Attorneys for Helis Oil & Gas Co. have asked a state appeals court to fast-track a case that has placed the company’s planned St. Tammany Parish well on hold.
So far, the St. Tammany officials hoping to block the well haven’t had much luck in court. A judge decided in April that the parish could not use its zoning laws to scuttle the project. But last week, the same judge said his decision could be set aside while the parish appeals.
Work at the site, off of La. 1088 near Lakeshore High School, has been mostly shut down since then.
Tuesday’s motion asks the state 1st Circuit Court of Appeal to shorten the time frame for briefs to be filed so that the company can get back to work as quickly as possible in the event the ruling goes in its favor.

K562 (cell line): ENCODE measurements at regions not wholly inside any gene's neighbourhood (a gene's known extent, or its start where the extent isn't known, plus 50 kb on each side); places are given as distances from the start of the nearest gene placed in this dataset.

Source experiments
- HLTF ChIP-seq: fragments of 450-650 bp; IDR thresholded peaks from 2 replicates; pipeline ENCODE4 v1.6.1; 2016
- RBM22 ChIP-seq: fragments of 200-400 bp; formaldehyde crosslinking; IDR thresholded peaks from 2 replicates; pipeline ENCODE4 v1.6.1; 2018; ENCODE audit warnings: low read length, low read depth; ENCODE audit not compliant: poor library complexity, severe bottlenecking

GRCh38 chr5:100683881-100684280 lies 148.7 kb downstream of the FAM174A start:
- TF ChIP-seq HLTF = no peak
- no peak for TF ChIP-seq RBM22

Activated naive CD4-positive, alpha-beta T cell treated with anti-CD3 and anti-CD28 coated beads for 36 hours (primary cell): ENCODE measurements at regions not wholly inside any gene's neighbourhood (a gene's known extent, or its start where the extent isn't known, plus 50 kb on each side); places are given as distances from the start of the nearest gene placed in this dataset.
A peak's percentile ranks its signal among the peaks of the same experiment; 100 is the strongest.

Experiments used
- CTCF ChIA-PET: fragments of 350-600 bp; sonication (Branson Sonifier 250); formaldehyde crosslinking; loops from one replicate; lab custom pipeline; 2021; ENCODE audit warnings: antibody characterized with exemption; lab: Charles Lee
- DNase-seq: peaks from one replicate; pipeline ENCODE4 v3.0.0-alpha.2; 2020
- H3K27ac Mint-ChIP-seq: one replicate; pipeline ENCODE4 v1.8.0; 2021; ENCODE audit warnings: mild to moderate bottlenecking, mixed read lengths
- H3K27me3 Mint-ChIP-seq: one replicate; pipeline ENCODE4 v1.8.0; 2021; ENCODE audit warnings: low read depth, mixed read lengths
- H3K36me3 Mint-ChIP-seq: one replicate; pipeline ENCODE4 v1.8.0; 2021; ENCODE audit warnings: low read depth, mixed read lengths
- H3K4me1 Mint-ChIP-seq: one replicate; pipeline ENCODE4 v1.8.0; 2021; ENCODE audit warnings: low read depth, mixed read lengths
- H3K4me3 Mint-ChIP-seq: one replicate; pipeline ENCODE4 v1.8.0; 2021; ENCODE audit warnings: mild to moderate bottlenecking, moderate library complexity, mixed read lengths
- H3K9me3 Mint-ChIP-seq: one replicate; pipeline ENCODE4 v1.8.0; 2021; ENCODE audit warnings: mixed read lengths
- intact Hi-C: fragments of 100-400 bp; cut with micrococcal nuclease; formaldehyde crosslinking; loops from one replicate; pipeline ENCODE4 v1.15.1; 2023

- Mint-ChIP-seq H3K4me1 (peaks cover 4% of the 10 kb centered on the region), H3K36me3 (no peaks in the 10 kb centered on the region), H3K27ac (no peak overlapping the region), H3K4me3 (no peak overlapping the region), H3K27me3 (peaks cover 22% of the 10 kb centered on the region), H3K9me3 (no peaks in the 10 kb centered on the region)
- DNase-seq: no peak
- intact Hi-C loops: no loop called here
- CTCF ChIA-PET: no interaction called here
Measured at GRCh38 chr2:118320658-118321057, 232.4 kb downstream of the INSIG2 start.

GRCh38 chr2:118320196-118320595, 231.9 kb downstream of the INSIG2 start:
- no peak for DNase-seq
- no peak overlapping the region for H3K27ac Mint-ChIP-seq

“By obstructing drilling operations conducted under a state-issued permit, the parish has created an urgent situation,” the motion says.
Of the three other parties to the suit — Louisiana Commissioner of Conservation James Welsh, St. Tammany Parish and the activist group Concerned Citizens of St. Tammany — all but CCST have joined in the motion for an expedited filing schedule.
CCST refused, according to the motion, saying its attorneys need adequate time to prepare.
If the company gets its way, the last day to file briefs in the case will move from Sept. 17 to Aug. 31 and the court will schedule oral arguments “as soon as reasonably possible.”
The company has been trying for a year to get its St. Tammany well drilled. Since the plans became public in April 2014, a vigorous opposition has contested every step in Helis’ efforts.
Much of that opposition has centered on the company’s plan to use hydraulic fracturing, or fracking, to extract the oil. The controversial process has been praised by proponents as fueling a boom in domestic energy production, but it is assailed by critics as environmentally risky.
Helis has faced at least three court challenges to its well plans and scored initial victories in two of them.
Follow Faimon A. Roberts III on Twitter, @faimon.